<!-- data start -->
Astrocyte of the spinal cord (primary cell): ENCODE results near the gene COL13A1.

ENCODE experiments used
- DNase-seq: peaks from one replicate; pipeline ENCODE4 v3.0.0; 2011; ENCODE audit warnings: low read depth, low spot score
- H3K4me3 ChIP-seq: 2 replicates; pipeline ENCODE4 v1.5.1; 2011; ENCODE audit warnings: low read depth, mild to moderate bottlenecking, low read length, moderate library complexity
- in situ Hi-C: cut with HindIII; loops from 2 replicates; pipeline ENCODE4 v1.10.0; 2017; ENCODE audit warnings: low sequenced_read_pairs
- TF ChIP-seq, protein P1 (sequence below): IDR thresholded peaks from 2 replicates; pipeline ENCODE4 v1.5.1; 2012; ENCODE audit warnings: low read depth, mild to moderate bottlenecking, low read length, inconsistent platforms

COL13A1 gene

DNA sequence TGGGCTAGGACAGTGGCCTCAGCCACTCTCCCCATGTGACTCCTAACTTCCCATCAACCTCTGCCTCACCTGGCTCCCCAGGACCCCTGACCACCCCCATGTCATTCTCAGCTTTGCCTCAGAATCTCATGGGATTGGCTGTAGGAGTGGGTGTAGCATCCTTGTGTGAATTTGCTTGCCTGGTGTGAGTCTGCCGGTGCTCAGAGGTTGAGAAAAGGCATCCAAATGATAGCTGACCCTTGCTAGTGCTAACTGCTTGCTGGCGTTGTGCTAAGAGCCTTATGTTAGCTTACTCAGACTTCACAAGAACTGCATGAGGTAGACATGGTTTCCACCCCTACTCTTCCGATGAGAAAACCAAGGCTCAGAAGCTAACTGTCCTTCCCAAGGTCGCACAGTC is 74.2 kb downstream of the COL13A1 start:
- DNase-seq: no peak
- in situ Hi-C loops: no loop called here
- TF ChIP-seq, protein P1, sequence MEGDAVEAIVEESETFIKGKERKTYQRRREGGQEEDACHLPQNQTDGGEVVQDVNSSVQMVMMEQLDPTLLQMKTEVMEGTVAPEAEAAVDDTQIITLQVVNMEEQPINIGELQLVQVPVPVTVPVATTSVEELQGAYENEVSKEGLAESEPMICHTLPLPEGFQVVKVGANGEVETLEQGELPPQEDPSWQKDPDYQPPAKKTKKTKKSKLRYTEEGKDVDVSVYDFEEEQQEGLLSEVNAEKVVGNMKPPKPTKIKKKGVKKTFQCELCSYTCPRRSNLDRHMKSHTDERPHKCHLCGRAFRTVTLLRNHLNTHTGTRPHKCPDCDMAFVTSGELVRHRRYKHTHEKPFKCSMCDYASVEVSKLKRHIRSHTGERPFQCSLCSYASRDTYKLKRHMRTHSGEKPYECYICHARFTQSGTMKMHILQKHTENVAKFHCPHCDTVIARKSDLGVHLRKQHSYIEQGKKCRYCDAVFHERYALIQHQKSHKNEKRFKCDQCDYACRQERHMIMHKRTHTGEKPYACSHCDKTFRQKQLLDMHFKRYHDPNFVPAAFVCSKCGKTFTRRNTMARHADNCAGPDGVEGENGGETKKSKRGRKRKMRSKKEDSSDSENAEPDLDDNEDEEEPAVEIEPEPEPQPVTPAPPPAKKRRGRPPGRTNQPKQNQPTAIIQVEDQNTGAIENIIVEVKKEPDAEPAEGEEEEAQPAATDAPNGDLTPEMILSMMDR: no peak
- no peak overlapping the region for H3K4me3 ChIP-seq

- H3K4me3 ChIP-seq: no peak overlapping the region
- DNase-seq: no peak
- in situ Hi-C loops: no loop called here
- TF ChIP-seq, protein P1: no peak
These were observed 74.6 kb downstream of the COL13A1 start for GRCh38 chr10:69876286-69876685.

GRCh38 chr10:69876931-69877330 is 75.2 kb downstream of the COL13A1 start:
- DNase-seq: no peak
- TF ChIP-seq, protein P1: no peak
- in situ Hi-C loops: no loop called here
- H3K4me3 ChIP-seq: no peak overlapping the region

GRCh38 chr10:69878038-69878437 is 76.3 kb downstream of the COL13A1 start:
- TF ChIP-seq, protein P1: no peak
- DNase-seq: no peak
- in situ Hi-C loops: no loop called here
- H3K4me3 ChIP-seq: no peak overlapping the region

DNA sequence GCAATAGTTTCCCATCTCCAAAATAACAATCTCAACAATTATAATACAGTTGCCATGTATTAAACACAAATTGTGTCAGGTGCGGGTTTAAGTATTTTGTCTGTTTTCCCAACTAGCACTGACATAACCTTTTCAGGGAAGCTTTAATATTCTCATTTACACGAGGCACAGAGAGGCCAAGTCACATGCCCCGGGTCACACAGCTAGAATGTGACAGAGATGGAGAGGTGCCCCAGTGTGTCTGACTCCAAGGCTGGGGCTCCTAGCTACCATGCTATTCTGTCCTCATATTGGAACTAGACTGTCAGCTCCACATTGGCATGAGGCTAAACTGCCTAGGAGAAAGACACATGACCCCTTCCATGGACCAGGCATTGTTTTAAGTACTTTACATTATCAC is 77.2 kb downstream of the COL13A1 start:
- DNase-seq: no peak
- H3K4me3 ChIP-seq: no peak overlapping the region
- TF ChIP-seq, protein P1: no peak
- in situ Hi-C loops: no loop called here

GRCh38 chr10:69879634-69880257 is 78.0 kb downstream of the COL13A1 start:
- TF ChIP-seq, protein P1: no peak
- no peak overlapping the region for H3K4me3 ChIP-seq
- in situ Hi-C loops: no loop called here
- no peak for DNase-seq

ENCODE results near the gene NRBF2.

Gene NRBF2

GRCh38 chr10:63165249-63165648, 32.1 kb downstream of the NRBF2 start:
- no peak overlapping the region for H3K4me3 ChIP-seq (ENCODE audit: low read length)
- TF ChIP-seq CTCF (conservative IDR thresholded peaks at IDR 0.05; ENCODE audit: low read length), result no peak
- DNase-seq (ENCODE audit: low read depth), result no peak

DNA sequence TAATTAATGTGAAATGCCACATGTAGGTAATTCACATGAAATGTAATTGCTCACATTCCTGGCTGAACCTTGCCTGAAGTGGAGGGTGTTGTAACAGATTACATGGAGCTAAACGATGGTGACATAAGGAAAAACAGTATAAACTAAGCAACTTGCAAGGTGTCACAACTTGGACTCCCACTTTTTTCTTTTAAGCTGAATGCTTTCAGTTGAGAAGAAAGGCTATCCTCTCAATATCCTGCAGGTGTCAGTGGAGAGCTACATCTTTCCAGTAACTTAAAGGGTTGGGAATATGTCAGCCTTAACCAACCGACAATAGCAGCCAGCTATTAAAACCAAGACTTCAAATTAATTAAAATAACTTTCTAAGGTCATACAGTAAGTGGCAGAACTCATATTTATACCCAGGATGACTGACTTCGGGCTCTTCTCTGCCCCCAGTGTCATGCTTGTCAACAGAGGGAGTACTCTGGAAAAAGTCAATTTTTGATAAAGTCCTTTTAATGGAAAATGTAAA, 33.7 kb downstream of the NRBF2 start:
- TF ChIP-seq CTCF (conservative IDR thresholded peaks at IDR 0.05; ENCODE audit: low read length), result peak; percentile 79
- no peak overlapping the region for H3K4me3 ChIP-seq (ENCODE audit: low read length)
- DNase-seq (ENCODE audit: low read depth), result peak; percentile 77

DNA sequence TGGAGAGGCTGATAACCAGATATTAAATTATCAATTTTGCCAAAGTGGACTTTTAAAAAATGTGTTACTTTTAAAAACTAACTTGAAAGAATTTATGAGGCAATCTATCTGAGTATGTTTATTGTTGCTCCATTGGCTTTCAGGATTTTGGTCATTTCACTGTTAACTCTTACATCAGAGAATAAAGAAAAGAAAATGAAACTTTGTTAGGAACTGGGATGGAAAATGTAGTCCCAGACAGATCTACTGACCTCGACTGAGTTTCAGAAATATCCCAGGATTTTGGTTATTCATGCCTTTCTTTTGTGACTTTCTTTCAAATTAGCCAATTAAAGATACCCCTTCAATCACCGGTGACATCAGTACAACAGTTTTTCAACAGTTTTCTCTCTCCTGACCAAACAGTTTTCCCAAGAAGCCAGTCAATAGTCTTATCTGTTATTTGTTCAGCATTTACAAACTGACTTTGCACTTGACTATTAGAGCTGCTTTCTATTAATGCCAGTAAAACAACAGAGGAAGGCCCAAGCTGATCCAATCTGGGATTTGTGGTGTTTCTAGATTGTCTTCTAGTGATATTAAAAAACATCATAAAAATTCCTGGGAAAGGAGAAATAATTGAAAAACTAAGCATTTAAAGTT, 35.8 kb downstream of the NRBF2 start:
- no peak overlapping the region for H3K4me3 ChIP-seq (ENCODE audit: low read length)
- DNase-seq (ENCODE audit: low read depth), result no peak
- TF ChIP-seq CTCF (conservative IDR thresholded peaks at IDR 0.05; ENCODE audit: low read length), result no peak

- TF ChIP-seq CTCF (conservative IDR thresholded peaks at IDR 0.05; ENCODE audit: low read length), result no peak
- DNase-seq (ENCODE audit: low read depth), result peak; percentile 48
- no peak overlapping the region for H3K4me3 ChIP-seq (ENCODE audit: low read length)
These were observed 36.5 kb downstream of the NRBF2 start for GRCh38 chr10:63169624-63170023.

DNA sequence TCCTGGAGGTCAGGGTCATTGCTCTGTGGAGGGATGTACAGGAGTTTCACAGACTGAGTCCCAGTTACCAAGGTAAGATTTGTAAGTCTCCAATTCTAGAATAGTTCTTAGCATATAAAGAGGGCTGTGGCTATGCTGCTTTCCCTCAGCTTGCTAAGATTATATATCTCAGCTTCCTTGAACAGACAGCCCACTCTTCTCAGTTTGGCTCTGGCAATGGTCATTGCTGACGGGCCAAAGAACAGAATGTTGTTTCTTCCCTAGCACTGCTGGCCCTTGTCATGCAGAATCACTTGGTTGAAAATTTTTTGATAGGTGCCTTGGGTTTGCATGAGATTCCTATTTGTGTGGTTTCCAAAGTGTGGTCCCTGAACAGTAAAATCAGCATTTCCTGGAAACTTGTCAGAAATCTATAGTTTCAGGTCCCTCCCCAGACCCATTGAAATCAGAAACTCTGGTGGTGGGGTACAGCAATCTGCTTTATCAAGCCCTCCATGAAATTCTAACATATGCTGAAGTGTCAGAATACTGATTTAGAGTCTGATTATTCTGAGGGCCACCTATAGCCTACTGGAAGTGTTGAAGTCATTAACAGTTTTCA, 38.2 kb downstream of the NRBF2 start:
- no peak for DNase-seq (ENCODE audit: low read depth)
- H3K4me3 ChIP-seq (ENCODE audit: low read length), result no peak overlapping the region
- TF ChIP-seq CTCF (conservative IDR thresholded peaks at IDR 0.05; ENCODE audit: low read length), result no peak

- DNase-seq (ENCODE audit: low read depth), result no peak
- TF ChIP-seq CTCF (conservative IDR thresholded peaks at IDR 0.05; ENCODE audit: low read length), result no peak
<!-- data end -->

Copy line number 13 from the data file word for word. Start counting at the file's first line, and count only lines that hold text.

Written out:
- H3K4me3 ChIP-seq: no peak overlapping the region